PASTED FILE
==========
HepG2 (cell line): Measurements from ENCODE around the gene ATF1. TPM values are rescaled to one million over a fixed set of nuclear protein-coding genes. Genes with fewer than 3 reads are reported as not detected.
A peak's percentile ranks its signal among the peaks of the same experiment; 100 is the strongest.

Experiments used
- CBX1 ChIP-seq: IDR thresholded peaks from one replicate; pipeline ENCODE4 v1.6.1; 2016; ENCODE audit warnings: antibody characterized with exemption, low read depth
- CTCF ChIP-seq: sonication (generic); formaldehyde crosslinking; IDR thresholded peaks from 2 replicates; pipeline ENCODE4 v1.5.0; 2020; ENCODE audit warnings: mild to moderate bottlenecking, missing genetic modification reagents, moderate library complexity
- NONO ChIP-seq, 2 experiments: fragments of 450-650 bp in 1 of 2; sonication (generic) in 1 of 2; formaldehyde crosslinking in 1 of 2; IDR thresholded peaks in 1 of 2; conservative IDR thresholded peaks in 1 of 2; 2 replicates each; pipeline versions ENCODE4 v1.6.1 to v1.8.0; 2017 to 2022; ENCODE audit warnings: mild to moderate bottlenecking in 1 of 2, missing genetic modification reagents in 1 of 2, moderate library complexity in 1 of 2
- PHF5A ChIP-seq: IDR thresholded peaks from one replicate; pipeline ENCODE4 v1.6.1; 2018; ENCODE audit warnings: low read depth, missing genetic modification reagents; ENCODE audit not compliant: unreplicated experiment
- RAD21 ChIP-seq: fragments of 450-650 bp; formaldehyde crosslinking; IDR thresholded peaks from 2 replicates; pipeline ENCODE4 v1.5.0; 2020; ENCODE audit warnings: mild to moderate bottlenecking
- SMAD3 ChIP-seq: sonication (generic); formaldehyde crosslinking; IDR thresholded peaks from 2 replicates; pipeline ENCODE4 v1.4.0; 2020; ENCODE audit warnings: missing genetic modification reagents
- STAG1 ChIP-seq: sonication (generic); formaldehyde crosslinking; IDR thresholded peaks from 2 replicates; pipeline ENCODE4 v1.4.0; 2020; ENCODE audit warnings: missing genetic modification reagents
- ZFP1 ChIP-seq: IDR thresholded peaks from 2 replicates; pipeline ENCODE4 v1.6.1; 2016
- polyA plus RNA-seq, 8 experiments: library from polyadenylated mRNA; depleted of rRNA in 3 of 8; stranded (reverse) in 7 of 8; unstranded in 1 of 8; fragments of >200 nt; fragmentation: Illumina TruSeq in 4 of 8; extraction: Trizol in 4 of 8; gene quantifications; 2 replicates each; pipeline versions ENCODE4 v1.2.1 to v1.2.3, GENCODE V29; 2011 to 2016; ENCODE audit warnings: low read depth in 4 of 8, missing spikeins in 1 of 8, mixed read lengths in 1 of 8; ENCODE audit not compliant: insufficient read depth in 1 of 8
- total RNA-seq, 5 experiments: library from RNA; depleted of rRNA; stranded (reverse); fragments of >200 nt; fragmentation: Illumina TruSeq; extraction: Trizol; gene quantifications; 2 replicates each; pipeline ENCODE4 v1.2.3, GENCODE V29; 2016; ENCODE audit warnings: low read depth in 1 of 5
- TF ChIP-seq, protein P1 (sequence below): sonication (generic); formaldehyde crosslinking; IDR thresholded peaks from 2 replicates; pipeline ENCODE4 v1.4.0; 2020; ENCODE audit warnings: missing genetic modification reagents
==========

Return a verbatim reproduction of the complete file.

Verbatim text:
HepG2 (cell line): Measurements from ENCODE around the gene ATF1. TPM values are rescaled to one million over a fixed set of nuclear protein-coding genes. Genes with fewer than 3 reads are reported as not detected.
A peak's percentile ranks its signal among the peaks of the same experiment; 100 is the strongest.

Experiments used
- CBX1 ChIP-seq: IDR thresholded peaks from one replicate; pipeline ENCODE4 v1.6.1; 2016; ENCODE audit warnings: antibody characterized with exemption, low read depth
- CTCF ChIP-seq: sonication (generic); formaldehyde crosslinking; IDR thresholded peaks from 2 replicates; pipeline ENCODE4 v1.5.0; 2020; ENCODE audit warnings: mild to moderate bottlenecking, missing genetic modification reagents, moderate library complexity
- NONO ChIP-seq, 2 experiments: fragments of 450-650 bp in 1 of 2; sonication (generic) in 1 of 2; formaldehyde crosslinking in 1 of 2; IDR thresholded peaks in 1 of 2; conservative IDR thresholded peaks in 1 of 2; 2 replicates each; pipeline versions ENCODE4 v1.6.1 to v1.8.0; 2017 to 2022; ENCODE audit warnings: mild to moderate bottlenecking in 1 of 2, missing genetic modification reagents in 1 of 2, moderate library complexity in 1 of 2
- PHF5A ChIP-seq: IDR thresholded peaks from one replicate; pipeline ENCODE4 v1.6.1; 2018; ENCODE audit warnings: low read depth, missing genetic modification reagents; ENCODE audit not compliant: unreplicated experiment
- RAD21 ChIP-seq: fragments of 450-650 bp; formaldehyde crosslinking; IDR thresholded peaks from 2 replicates; pipeline ENCODE4 v1.5.0; 2020; ENCODE audit warnings: mild to moderate bottlenecking
- SMAD3 ChIP-seq: sonication (generic); formaldehyde crosslinking; IDR thresholded peaks from 2 replicates; pipeline ENCODE4 v1.4.0; 2020; ENCODE audit warnings: missing genetic modification reagents
- STAG1 ChIP-seq: sonication (generic); formaldehyde crosslinking; IDR thresholded peaks from 2 replicates; pipeline ENCODE4 v1.4.0; 2020; ENCODE audit warnings: missing genetic modification reagents
- ZFP1 ChIP-seq: IDR thresholded peaks from 2 replicates; pipeline ENCODE4 v1.6.1; 2016
- polyA plus RNA-seq, 8 experiments: library from polyadenylated mRNA; depleted of rRNA in 3 of 8; stranded (reverse) in 7 of 8; unstranded in 1 of 8; fragments of >200 nt; fragmentation: Illumina TruSeq in 4 of 8; extraction: Trizol in 4 of 8; gene quantifications; 2 replicates each; pipeline versions ENCODE4 v1.2.1 to v1.2.3, GENCODE V29; 2011 to 2016; ENCODE audit warnings: low read depth in 4 of 8, missing spikeins in 1 of 8, mixed read lengths in 1 of 8; ENCODE audit not compliant: insufficient read depth in 1 of 8
- total RNA-seq, 5 experiments: library from RNA; depleted of rRNA; stranded (reverse); fragments of >200 nt; fragmentation: Illumina TruSeq; extraction: Trizol; gene quantifications; 2 replicates each; pipeline ENCODE4 v1.2.3, GENCODE V29; 2016; ENCODE audit warnings: low read depth in 1 of 5
- TF ChIP-seq, protein P1 (sequence below): sonication (generic); formaldehyde crosslinking; IDR thresholded peaks from 2 replicates; pipeline ENCODE4 v1.4.0; 2020; ENCODE audit warnings: missing genetic modification reagents